A new public web portal has been designed to support implementation of IMO’s Polar Code for ships operating in polar waters, at the second meeting of the Arctic Council’s Arctic Shipping Best Practices Information Forum, on 14-15 May, in London. The portal provides links to authoritative information essential to compliance with the Polar Code.
The Danish Maritime Authority informed that after a new regulation, all speedboats with a hull length below 15 m, personal watercrafts/jet skis and similar vessels must now be covered by a 3. part liability insurance. If the vessel does not have insurance coverage, the operators will not be allowed to operate it.
Recently, ENIM, France’s social security system announced that it will attempt to develop a service offering that takes into account the characteristics of the maritime professional environment. This objective comes within the framework of three legislative and coherent conventional regulatory mechanisms.
DNV GL informs that Canada stopped its requirement for an Arctic Pollution Prevention Certificate and adopted the Polar Code as from December 2017. For this reason, compliance with the Polar Code is necessary for operators to enter into Canadian polar waters. However, the Polar Code Certificate does not apply to all vessels yet.
According to a circular issued by the The Honduras Directorate of Merchant Marine, ships calling at Puerto Cortes must present, with 24 hours in advance, an Insurance Certificate of Civil Liability against marine pollution events, and a Certificate of Coverage for Response to Incidents of marine pollution issued by a company authorized for this purpose by the maritime authority, to the local office of the General Directorate.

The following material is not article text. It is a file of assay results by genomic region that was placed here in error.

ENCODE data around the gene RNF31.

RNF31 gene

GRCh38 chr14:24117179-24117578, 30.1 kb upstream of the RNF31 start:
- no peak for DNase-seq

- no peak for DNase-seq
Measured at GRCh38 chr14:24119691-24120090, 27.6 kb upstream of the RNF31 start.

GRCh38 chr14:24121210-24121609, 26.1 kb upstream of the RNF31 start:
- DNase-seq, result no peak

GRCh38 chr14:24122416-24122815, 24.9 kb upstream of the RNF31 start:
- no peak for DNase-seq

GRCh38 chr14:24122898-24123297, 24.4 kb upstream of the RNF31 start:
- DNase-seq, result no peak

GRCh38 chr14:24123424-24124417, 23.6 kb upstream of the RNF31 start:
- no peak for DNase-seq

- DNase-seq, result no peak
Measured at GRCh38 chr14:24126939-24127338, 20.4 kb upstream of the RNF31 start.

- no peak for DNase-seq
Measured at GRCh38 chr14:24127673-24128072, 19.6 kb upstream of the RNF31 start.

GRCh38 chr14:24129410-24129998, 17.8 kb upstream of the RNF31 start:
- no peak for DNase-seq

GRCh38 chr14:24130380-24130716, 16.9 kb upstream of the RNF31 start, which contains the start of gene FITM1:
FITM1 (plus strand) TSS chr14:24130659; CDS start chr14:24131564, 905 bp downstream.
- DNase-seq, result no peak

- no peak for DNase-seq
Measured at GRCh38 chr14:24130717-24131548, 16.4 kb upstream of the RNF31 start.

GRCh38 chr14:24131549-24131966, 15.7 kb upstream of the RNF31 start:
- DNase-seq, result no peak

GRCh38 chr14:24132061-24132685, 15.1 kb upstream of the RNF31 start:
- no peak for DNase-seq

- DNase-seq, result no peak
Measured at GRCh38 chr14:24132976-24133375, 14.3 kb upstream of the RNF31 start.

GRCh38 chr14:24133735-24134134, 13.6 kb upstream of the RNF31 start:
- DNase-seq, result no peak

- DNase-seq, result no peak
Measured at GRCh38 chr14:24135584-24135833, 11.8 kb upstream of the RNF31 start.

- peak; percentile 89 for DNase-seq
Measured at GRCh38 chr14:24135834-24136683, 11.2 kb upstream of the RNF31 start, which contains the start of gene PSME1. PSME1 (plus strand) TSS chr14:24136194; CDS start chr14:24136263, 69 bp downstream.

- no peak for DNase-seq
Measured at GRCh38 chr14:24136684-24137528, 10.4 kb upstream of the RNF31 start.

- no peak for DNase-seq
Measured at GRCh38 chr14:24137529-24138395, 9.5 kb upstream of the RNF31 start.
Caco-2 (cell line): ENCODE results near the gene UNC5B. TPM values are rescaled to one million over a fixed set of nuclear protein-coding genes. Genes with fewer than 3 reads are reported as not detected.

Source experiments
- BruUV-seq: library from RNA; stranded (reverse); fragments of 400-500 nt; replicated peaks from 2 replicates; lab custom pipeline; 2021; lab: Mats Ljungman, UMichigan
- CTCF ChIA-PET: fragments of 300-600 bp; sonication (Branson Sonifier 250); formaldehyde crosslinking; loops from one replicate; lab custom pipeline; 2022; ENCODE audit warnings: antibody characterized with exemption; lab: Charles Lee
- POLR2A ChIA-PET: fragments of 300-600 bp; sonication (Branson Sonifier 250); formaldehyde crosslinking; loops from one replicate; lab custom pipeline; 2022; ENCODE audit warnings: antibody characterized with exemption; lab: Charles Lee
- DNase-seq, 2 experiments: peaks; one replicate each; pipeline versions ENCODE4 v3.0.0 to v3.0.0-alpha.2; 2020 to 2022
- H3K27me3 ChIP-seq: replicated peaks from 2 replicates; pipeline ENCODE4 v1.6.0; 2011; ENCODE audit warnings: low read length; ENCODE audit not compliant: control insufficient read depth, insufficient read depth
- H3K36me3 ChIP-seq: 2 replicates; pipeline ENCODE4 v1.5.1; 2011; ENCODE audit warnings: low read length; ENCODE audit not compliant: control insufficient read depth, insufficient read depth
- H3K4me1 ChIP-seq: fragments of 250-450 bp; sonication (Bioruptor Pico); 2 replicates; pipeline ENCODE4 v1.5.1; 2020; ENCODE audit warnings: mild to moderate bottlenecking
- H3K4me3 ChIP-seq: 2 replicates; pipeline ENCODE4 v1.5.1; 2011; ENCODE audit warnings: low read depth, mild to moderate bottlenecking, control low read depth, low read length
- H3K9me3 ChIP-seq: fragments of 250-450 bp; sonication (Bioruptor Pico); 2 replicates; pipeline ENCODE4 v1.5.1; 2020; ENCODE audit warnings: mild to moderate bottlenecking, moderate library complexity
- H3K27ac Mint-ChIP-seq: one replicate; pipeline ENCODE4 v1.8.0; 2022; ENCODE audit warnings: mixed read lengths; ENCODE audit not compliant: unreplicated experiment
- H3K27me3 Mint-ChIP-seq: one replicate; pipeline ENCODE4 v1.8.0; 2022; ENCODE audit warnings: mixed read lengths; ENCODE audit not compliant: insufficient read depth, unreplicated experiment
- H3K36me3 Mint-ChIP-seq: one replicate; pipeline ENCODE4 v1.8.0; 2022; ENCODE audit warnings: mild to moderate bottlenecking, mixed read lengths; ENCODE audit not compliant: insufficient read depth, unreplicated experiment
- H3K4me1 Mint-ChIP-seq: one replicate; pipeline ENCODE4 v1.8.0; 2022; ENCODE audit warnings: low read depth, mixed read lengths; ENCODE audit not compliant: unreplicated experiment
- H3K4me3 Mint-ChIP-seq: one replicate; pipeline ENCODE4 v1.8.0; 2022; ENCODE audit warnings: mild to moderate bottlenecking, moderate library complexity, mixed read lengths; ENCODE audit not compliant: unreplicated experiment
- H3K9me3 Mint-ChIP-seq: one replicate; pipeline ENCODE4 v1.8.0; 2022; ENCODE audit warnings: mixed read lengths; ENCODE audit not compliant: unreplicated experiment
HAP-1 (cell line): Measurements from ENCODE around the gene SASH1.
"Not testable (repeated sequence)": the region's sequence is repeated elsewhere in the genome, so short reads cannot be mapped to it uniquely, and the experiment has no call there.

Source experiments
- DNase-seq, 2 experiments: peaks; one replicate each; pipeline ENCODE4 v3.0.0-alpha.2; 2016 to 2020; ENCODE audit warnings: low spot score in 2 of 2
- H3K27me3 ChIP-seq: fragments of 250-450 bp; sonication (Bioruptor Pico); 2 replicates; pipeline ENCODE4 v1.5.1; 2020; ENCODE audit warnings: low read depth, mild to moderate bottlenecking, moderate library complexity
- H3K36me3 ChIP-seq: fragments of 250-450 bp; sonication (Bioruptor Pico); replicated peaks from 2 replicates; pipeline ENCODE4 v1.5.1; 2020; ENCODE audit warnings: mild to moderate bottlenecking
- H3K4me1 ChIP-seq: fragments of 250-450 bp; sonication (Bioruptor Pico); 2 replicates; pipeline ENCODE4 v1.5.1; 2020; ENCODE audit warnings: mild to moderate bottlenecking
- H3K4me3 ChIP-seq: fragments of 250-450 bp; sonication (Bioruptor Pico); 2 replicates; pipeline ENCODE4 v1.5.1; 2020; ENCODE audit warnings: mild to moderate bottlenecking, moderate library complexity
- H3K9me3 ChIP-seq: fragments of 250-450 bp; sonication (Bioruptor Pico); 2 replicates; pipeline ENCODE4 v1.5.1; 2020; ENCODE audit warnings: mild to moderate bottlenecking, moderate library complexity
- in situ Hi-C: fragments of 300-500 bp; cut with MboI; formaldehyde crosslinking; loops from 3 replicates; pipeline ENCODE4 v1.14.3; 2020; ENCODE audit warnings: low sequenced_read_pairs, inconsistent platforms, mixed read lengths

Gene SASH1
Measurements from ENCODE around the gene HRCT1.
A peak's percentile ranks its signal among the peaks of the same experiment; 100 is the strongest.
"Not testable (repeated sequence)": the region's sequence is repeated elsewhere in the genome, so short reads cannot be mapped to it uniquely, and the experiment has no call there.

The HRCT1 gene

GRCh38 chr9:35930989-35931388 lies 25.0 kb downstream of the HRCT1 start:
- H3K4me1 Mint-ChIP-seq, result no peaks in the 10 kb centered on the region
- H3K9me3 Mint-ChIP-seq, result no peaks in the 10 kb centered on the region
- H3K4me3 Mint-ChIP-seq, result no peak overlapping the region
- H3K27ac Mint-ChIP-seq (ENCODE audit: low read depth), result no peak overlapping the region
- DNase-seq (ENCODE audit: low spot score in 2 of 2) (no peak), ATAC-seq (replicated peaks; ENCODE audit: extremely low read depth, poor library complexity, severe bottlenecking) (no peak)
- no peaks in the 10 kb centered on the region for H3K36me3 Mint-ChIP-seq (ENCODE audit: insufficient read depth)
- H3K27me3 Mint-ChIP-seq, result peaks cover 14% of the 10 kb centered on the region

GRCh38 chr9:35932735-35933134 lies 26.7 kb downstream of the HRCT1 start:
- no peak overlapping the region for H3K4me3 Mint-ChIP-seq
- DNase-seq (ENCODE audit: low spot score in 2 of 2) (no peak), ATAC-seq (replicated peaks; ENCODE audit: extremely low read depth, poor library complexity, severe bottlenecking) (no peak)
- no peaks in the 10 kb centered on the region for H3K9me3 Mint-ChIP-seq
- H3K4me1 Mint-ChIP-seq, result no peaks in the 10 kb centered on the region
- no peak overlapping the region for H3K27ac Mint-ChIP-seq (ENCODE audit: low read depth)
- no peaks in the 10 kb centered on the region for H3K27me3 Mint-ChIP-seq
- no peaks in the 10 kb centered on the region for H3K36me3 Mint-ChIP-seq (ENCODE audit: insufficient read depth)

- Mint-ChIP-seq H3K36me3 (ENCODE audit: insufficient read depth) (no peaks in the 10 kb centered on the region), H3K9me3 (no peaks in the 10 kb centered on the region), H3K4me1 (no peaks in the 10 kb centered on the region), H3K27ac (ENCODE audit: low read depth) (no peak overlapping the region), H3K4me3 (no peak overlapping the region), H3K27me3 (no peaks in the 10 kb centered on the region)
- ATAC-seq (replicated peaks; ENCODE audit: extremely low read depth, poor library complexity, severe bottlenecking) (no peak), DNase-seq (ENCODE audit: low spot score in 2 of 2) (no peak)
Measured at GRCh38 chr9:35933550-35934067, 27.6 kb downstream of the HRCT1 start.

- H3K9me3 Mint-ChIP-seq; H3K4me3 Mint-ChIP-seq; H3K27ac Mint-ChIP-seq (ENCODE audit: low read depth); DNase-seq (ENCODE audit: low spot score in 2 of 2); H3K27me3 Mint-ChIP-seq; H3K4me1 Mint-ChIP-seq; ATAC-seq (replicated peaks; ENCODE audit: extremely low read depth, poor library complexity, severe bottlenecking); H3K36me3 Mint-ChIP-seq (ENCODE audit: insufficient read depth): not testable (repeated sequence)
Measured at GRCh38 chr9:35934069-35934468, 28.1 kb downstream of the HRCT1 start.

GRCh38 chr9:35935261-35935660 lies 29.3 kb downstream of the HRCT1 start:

In late March, the UN Security Council Committee updated its 1718 Sanctions List, adding 22 entries, comprising 21 entities and one individual. UNSC Resolution 1718, adopted in October 2006, imposes a series of economic and commercial sanctions on North Korea, on the aftermath of the country’s nuclear test.
MSC 99 will examine how the safe, secure and environmentally sound operation of Maritime Autonomous Surface Ships may be introduced in IMO instruments. Previous Committee had recognized that IMO should take a proactive and leading role on this issue, given the rapid developments.
New York’s Governor Andrew M. Cuomo announced the ‘Save Our Waters’ bill. This bill aims to prohibit the leasing of lands, including underwater lands, for offshore drilling and exploration, and drilling infrastructure in New York State waters. In January 2018, the US government proposed to make more than 90% of the total offshore acreage in the US available to oil and gas drilling.
The American P&I Club issued a summarized overview of key regulations of which shipowners should be aware when trading to and from China, Hong Kong and Taiwan. The issues presented vary from maritime safety and security to marine environmental protection, and are unique to locations in Greater China.
Recently a Rotterdam court found reefer operator Seatrade and two of its directors guilty for illegal demolition of vessels. In light of this development, Nick Shaw and Natalia Debowska, ReedSmith, are attempting to explain the international law regarding the demolition of end-of-life vessels and provide their recommendations.
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